I’m fascinated with how one language relates to another and what that looks like in translation. One of the special features on Monty Python’s Holy Grail special edition is a scene from the film which was dubbed (i.e. translated) into Japanese with English subtitles translated from the Japanese dub. It’s fascinating what happens to words and phrases when they are translated out of one language into another and then translated back to the original language.
Earlier today I was reading a Dutch children’s story to Madeline and translating it into English as I read. It’s really quite interesting how much nuance is lost in translation, even between two Germanic languages. Certain Dutch words have no English equivalent that I’m aware of; other words require multiple words in English; some have so many shades of meaning that several similar words put together only hint at what the original word might mean. I imagine it’s the same when translating the other way.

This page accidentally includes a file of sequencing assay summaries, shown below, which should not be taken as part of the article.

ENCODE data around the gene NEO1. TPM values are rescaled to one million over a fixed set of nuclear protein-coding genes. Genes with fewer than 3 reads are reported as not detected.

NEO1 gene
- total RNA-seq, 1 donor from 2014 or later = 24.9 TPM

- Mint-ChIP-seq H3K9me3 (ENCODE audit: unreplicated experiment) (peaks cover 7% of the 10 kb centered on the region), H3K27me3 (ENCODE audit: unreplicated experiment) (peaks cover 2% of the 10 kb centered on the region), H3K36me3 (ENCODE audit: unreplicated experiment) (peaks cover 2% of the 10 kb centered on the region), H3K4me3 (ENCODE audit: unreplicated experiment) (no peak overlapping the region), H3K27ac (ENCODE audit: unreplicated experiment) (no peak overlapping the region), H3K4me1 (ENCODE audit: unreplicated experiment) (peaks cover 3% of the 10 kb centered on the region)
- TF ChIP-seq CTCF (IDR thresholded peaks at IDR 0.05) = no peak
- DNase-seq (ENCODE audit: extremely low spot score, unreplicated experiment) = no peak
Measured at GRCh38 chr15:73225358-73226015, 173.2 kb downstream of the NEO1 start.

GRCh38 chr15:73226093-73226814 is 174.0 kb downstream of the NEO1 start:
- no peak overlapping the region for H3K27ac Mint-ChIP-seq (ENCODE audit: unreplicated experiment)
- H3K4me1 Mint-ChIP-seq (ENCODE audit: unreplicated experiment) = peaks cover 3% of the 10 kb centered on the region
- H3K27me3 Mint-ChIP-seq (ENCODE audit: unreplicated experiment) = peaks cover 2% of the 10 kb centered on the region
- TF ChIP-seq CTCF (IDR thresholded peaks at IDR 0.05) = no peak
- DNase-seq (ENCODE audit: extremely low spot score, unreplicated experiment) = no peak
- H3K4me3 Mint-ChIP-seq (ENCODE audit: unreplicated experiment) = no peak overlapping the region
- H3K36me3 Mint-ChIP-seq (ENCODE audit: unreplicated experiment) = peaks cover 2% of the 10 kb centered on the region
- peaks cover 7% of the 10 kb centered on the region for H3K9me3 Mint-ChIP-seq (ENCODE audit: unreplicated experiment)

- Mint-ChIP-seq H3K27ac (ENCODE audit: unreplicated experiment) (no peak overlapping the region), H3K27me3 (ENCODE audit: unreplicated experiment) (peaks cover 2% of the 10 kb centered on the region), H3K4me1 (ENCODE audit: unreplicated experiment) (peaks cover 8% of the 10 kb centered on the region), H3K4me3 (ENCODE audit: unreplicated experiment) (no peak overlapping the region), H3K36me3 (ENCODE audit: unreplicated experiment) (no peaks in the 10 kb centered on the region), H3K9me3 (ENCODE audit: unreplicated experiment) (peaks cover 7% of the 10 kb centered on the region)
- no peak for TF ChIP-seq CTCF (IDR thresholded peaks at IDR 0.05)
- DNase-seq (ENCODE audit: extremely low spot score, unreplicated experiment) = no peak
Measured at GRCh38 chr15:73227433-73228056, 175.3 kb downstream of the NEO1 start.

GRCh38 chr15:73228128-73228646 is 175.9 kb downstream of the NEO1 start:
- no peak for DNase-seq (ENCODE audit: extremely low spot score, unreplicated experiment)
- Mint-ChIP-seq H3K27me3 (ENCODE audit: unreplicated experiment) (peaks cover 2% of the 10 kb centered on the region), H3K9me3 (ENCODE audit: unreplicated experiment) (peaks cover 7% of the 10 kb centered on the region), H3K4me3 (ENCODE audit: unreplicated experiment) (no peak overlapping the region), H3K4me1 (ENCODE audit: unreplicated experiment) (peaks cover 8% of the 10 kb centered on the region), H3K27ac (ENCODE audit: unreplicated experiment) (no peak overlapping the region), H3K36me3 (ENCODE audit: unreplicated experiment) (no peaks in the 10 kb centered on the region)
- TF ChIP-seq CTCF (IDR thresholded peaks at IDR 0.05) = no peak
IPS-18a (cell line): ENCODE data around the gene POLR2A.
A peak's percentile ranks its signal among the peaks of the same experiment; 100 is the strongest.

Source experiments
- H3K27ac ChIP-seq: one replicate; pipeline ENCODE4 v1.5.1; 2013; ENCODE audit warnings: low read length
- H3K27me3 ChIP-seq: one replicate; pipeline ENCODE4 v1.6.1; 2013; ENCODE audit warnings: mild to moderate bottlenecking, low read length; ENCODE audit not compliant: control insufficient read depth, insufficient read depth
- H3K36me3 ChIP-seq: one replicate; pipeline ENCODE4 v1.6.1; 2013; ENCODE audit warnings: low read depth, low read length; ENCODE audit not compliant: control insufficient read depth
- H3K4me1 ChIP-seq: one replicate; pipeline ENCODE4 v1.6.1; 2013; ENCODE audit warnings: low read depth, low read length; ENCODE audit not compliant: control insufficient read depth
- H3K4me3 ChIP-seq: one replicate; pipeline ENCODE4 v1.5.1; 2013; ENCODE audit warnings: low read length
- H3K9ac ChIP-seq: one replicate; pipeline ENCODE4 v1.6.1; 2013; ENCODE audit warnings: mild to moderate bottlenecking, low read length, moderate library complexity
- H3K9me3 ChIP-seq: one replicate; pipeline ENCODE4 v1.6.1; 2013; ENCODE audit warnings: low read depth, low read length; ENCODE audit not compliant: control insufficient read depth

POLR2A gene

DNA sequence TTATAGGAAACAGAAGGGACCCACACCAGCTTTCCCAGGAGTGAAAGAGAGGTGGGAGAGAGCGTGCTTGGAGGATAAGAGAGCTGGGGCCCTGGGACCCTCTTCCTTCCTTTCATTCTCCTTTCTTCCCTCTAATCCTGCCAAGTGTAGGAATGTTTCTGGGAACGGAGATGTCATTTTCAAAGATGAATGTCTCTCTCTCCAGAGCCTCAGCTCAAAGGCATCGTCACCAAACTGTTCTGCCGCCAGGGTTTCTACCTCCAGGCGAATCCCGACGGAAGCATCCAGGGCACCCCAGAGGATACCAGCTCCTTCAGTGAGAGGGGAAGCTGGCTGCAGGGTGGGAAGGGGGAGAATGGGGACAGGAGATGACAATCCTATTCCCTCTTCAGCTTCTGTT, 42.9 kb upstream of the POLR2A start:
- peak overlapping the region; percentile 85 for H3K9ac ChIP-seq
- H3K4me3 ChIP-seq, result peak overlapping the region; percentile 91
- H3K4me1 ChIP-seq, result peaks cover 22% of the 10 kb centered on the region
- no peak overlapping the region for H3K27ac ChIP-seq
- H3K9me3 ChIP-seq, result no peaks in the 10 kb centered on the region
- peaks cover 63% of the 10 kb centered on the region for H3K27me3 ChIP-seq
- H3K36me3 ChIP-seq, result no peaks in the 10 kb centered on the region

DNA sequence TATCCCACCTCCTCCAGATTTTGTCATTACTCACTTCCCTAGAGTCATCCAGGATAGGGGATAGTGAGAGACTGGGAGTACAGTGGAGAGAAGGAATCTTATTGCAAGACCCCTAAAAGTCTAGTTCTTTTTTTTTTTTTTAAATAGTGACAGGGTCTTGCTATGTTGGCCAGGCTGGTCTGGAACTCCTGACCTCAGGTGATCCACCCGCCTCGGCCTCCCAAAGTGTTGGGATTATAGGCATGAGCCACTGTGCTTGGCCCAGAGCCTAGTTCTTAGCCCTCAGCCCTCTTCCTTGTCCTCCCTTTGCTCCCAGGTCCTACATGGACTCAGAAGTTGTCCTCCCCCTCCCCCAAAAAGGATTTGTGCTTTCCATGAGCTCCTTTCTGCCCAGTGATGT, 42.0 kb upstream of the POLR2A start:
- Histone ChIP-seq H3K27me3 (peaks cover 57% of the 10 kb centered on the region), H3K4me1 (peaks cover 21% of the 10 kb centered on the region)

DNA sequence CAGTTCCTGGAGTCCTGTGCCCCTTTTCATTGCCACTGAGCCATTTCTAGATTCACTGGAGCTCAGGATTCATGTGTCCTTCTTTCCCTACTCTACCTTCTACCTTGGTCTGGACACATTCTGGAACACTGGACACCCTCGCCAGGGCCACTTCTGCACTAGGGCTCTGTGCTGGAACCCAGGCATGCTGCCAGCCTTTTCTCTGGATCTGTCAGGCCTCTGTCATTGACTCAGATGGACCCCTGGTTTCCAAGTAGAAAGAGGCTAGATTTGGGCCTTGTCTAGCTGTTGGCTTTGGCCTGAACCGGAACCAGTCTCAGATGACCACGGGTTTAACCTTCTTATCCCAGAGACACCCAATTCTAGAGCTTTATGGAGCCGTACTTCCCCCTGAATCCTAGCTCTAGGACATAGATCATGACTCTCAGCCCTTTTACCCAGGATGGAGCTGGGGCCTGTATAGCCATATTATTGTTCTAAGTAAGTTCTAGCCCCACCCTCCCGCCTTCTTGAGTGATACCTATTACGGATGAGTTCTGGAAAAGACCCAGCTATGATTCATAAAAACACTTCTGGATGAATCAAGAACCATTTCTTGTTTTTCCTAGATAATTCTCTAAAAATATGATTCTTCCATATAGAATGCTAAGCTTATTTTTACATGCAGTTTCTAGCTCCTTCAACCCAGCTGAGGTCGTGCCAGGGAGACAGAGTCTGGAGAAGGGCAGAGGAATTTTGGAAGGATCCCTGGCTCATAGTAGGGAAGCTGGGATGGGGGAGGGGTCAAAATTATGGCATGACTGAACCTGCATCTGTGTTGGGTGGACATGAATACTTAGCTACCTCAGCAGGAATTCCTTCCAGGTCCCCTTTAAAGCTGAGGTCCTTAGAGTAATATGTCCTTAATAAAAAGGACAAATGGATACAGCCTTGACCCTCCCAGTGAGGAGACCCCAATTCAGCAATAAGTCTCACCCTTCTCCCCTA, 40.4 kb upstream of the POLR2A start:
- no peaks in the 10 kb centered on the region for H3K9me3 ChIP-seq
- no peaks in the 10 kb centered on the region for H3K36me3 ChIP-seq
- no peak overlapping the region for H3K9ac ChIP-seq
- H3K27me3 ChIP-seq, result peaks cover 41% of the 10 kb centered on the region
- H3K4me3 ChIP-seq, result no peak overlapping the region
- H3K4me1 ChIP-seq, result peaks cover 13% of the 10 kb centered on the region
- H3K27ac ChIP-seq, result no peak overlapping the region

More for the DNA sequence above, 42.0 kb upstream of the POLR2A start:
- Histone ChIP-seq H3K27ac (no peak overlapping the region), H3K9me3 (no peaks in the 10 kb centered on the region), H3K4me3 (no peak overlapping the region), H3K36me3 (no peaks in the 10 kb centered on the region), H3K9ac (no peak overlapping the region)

To that end, and for my own interest (because I’m sure that few, if any of you, will be interested), I present you with my literal (“wooden”) word-for-word translation of “Nijntje Aan Zee”. (Nijntje Pluis is a children’s character, named “Miffy” in English.)
It looks long, but it’ll be a quick read, and near the end I have some fun by translating from Dutch to English to Dutch and back to English again using different translators.